We recently had the chance to chat with Bruno and Ricardo Cesteiro, the founders of independent development studio Camel 101, about their latest release. Set in an eerie town with dark secrets, Those Who Remain is a psychological horror title focused on the interplay between light and shadow.
Edward Turner is not a hero, in fact, he travelled to Dormont in order to end an illicit love affair. Was it a challenge to create such a flawed character and still have players invested in his story?
It was very interesting to create Edward. I personally think it’s more interesting to play with a character with whom we can relate too, instead of a golden hero that does everything right and never hurts anyone.
Don’t get me wrong, I’m not saying that illicit love affairs are a regular thing. What I mean is that we’re all flawed, we’ve all done things we regret. And sometimes we’re trying to do the right thing, and we end up hurting someone we love. That’s because life is not black and white, reality deals in shades of grey.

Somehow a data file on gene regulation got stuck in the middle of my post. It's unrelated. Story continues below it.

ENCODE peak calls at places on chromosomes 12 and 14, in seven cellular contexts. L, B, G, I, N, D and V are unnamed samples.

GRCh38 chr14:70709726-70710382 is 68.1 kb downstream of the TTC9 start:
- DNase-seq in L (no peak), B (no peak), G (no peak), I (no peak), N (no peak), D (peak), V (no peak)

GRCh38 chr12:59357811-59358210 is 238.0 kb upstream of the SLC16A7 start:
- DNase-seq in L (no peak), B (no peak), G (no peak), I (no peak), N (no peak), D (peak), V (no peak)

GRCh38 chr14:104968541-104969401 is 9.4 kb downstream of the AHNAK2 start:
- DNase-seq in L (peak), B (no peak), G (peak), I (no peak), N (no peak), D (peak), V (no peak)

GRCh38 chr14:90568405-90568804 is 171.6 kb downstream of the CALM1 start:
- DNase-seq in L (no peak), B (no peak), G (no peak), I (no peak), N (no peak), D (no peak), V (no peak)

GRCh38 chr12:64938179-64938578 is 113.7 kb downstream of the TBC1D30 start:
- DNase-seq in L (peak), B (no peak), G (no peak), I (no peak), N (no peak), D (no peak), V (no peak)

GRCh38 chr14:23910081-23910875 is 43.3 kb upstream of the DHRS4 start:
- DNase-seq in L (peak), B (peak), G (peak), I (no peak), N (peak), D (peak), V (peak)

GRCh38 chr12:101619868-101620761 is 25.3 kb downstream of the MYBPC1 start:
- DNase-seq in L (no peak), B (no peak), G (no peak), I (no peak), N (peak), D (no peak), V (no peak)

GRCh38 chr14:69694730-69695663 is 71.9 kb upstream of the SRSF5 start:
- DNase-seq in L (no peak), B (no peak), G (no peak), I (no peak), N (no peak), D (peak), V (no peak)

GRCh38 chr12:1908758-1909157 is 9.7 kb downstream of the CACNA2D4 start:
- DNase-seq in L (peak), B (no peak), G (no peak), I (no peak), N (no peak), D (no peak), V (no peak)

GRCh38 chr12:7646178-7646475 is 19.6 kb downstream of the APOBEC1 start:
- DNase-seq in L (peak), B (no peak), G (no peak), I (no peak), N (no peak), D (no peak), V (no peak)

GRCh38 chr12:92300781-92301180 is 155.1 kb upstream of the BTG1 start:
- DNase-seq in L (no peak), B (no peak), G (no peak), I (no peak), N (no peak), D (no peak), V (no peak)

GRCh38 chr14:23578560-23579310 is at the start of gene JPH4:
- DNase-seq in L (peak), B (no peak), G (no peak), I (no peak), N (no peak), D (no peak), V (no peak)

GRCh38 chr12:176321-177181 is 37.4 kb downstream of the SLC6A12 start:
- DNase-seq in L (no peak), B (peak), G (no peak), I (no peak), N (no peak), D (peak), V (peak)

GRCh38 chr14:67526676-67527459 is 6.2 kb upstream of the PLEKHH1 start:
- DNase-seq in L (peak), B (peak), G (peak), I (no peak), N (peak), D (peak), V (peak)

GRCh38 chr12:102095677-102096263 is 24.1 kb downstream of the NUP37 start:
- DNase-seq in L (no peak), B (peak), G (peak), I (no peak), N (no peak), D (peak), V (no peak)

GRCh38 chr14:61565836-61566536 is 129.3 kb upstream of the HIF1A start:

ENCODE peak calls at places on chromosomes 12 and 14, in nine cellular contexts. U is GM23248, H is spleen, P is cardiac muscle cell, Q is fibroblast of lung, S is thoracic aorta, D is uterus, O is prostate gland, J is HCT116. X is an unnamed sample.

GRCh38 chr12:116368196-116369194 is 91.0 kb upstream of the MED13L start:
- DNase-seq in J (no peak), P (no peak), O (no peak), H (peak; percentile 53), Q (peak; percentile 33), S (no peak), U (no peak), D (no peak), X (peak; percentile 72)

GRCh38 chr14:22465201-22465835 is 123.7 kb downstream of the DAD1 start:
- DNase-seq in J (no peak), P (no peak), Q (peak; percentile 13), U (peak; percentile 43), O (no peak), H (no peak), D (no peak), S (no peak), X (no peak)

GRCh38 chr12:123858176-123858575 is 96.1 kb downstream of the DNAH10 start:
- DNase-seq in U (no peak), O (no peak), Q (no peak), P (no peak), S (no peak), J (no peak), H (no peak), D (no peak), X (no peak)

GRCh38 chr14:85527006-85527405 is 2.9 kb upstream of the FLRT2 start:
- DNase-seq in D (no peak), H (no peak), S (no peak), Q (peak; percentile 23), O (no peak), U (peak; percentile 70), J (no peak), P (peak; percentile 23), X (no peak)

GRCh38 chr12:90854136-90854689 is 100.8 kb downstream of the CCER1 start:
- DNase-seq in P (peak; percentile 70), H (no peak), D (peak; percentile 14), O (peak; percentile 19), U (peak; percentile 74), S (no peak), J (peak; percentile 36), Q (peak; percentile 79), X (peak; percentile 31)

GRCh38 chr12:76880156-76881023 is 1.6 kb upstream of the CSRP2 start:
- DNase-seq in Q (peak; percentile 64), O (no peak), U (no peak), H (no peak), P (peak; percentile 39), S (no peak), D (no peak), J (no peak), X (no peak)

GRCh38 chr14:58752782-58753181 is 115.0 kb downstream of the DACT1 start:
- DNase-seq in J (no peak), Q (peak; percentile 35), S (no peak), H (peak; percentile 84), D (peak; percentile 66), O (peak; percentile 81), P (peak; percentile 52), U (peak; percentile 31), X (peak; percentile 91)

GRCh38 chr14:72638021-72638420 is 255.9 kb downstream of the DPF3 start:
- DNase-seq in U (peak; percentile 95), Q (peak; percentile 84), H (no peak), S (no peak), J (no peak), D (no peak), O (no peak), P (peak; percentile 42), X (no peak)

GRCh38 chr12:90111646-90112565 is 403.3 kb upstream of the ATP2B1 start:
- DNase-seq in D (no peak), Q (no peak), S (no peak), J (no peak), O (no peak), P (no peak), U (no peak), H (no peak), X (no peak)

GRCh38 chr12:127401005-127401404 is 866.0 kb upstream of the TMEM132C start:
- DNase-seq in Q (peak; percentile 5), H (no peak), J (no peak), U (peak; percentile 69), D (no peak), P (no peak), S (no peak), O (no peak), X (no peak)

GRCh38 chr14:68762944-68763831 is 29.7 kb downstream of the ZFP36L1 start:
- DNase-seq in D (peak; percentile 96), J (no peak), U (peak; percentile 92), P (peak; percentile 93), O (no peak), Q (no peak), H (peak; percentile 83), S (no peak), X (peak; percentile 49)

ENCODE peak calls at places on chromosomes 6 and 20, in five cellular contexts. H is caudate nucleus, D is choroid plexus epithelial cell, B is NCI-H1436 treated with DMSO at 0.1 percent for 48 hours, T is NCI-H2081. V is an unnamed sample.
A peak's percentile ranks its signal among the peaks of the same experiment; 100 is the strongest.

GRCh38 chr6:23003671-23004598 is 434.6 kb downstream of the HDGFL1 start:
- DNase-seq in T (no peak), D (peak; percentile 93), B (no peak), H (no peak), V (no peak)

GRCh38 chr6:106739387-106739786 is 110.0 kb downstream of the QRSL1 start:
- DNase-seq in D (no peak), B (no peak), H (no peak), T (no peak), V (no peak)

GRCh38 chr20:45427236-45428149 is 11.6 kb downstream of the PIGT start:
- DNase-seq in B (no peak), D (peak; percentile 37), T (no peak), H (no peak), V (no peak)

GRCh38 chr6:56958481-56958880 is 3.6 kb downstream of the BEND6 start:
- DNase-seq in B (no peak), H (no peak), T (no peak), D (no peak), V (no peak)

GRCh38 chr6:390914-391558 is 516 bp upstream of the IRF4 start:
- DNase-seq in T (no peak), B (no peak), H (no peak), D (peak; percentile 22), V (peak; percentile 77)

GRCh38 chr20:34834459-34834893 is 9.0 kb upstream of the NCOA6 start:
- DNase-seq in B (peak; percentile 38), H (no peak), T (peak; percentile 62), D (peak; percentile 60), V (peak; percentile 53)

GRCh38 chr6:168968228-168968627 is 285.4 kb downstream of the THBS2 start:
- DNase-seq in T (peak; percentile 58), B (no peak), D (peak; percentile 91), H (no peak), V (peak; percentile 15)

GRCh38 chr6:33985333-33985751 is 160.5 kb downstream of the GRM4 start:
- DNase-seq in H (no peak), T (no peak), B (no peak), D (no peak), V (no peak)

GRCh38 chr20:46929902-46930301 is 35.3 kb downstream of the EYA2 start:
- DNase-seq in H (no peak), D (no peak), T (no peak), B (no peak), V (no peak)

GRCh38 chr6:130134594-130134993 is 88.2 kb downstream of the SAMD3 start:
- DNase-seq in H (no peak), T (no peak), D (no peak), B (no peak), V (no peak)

I think Edward being flawed and feeling human is one of the things that draws players in when they first start the game. They want to know what’s going on, why he’s meeting his lover in a motel and why he feels so bad about it.
We've seen a host of demons in trailers and gameplay videos. Is light our only weapon or will we have other tools at our disposal?
The shadow people that stand in the dark will disappear by using any kind of light source. That’s the only way to fight them. There are creatures that can walk in the dark and in the light. In these cases, the only options are running and hiding.
You've mentioned in interviews that choice and consequence are big themes; can we expect multiple endings which encourage repeat playthroughs?
The main premise of the game is choices and consequences. Not just the things that Edward’s done, but the things that he will do. And so, we want players to feel the weight of their actions too, meaning that there are three different endings based on the player’s choices. So yes, there’s always room for more playthroughs.